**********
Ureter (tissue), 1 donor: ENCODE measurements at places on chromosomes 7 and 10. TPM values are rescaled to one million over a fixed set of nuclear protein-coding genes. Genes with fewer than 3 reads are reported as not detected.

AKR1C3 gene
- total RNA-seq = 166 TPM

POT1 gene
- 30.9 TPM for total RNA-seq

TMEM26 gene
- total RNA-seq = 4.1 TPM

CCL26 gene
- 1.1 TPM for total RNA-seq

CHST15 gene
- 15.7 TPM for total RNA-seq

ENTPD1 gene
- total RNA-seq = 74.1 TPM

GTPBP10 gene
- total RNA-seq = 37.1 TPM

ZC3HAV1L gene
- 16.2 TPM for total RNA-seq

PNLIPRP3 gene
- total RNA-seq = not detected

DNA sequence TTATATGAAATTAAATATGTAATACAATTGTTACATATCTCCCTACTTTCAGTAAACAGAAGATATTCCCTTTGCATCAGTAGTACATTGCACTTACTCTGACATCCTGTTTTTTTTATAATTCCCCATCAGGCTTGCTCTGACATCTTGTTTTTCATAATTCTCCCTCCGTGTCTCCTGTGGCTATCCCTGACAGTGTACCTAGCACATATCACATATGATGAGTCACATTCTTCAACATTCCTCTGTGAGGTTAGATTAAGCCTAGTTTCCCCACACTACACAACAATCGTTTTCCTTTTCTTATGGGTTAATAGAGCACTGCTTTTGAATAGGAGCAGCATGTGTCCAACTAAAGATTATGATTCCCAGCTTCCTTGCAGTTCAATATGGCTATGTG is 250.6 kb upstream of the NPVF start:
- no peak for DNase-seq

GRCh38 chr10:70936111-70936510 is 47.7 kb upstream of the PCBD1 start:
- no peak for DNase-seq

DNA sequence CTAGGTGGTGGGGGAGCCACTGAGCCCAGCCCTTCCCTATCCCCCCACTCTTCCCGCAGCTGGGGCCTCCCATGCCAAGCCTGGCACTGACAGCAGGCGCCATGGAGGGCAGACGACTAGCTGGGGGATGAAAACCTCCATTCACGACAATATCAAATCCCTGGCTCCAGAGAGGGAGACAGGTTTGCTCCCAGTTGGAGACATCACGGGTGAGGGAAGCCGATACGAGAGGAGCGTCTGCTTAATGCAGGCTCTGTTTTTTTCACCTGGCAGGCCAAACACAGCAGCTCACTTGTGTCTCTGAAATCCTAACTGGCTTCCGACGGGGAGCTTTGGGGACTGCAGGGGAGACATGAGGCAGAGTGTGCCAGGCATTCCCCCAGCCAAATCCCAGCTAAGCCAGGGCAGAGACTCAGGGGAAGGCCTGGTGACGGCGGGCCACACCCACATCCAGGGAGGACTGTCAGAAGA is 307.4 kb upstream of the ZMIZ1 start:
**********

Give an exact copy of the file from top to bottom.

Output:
Ureter (tissue), 1 donor: ENCODE measurements at places on chromosomes 7 and 10. TPM values are rescaled to one million over a fixed set of nuclear protein-coding genes. Genes with fewer than 3 reads are reported as not detected.

AKR1C3 gene
- total RNA-seq = 166 TPM

POT1 gene
- 30.9 TPM for total RNA-seq

TMEM26 gene
- total RNA-seq = 4.1 TPM

CCL26 gene
- 1.1 TPM for total RNA-seq

CHST15 gene
- 15.7 TPM for total RNA-seq

ENTPD1 gene
- total RNA-seq = 74.1 TPM

GTPBP10 gene
- total RNA-seq = 37.1 TPM

ZC3HAV1L gene
- 16.2 TPM for total RNA-seq

PNLIPRP3 gene
- total RNA-seq = not detected

DNA sequence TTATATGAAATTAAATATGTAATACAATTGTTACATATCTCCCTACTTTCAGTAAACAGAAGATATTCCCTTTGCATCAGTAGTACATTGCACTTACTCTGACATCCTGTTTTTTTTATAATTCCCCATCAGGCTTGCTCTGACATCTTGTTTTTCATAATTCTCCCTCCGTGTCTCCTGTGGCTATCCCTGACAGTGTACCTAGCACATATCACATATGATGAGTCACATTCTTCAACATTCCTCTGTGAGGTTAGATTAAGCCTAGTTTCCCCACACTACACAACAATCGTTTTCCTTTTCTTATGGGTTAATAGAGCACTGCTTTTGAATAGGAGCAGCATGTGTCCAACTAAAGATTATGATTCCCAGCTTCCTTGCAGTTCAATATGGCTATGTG is 250.6 kb upstream of the NPVF start:
- no peak for DNase-seq

GRCh38 chr10:70936111-70936510 is 47.7 kb upstream of the PCBD1 start:
- no peak for DNase-seq

DNA sequence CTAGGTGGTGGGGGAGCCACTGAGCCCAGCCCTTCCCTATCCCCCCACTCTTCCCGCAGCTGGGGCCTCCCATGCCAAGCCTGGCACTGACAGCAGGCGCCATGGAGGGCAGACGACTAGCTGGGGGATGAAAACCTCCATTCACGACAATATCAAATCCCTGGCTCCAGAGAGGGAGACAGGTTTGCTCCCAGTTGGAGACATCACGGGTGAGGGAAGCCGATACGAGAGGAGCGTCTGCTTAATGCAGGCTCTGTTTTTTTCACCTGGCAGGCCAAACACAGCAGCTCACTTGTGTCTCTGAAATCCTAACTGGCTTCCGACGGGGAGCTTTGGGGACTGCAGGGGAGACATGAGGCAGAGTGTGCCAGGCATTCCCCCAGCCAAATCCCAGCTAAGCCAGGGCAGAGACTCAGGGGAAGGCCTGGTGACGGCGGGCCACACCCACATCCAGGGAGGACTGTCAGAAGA is 307.4 kb upstream of the ZMIZ1 start: